Then, we cross-reference these calculations against what students are actually receiving from each college to validate the data further. On top of that, we use the College Aid Pro team’s many years of experience in the college industry to add a “gut feel” check on our calculations to make sure they align with current trends.
When we see something that doesn’t look right to us, we dig into the data further and contact schools as needed. This extra level of data analysis and personalized touch sets College Aid Pro apart from many other tools.
Q: How does College Aid Pro determine merit-based aid projections?
A: Our goal is to project automatic and likely merit scholarships for every school that offers these. Automatic scholarships are the ones that a school awards based directly on criteria like the student’s high school GPA or a combination of GPA and ACT/SAT score.
Every student who meets the stated criteria receives the scholarship. Likely scholarships are ones that are not guaranteed to be awarded. We use our own process to determine the likely scholarships offered by each college.
Our process starts with what the college reports on their website. From there we research further, looking at actual scholarship amounts awarded and what GPA and test scores were associated with those awards. We frequently contact the colleges to find out more about what they are awarding, and we rely on our team’s many years of college industry experience in understanding which schools are awarding likely merit scholarships to which students.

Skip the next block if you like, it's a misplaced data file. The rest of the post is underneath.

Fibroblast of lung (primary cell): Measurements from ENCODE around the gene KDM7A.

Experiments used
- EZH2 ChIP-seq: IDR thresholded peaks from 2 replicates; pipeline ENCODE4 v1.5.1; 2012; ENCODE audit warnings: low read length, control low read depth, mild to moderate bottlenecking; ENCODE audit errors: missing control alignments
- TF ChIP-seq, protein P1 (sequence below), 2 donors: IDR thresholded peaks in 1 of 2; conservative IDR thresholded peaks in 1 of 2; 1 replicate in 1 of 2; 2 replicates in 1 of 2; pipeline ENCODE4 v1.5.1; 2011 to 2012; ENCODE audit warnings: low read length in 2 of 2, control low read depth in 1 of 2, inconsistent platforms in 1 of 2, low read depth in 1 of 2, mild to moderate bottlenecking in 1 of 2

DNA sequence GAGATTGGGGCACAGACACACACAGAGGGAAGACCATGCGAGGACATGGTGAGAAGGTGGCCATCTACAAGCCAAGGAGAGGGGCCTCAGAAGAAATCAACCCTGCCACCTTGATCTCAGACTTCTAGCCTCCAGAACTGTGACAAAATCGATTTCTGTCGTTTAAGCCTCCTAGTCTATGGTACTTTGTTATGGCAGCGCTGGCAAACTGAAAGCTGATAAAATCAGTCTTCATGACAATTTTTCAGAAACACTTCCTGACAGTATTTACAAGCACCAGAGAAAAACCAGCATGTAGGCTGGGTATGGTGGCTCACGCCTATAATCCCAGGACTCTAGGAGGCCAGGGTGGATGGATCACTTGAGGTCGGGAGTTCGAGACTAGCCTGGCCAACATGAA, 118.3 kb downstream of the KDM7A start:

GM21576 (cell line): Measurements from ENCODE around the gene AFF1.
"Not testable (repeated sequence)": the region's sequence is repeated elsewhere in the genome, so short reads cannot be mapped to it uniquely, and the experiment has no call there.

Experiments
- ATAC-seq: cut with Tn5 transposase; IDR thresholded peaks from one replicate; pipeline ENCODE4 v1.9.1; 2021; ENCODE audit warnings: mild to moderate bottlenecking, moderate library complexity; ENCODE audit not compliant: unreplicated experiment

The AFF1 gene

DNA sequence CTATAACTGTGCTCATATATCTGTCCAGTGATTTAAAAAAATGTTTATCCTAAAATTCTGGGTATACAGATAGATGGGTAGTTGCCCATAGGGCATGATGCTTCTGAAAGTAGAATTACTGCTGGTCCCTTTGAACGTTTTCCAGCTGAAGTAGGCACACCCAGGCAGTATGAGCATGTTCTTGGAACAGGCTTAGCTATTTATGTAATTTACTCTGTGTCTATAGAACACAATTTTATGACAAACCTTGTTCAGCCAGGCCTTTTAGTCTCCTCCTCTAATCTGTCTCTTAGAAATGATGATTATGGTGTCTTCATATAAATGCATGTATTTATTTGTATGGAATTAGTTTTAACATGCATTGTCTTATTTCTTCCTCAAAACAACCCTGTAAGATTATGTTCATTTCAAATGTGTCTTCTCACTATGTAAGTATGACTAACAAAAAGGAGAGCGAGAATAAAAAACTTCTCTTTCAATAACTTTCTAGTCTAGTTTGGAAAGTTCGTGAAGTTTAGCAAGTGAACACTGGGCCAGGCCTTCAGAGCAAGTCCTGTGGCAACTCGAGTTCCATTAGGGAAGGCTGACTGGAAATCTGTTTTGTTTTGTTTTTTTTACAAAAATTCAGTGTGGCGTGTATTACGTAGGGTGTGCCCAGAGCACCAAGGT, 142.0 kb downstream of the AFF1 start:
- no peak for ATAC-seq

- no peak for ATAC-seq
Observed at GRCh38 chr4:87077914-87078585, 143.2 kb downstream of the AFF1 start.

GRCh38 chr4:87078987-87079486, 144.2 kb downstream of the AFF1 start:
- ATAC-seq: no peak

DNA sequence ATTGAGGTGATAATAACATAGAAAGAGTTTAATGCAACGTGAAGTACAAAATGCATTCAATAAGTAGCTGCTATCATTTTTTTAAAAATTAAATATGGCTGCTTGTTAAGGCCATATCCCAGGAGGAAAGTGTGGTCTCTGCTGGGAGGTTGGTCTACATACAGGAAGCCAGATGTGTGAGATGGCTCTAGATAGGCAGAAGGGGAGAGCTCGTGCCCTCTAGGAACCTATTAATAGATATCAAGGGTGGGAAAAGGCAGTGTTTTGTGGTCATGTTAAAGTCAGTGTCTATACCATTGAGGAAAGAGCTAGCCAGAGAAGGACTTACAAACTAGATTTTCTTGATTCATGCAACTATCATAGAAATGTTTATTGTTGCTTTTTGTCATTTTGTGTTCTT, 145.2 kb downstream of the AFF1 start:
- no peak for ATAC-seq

Some schools only have competitively awarded merit scholarships. These usually require separate applications, possibly interviews, extra essays, portfolios, or auditions. For these schools, we list out all the competitive scholarships offered, but we do not attempt to project these for specific students.
We also look at each student’s GPA and test score and how that compares to the school’s reported averages for incoming students. For students that would be “top of class” at a school that does not appear to offer automatic or likely merit scholarships, we may project an average merit aid award where we think that student is likely to be offered a scholarship.
In projecting a total award for the student at each school, we also look for out-of-state tuition discounts and merit scholarships awarded by states and stack these where allowed. On the merit aid side, our proprietary data analysis process and personal experience in the industry set College Aid Pro apart from other tools that include likelihood of receiving merit aid.
At College Aid Pro we know how important it is to have accurate and up to date information. When you are trying to decide if you can afford to send your child to a certain school, you want the correct data so you can confidently say yes or no. We constantly check and update our data to reflect the most recent numbers we can find from tuition and fees, to scholarship amounts and criteria, to the numbers used for expected family contribution (EFC) calculations in order to provide you with reliable information. We understand that knowledge is power, especially in the college shopping industry. Our goal is to arm you with the knowledge and tools to make confident, informed decisions.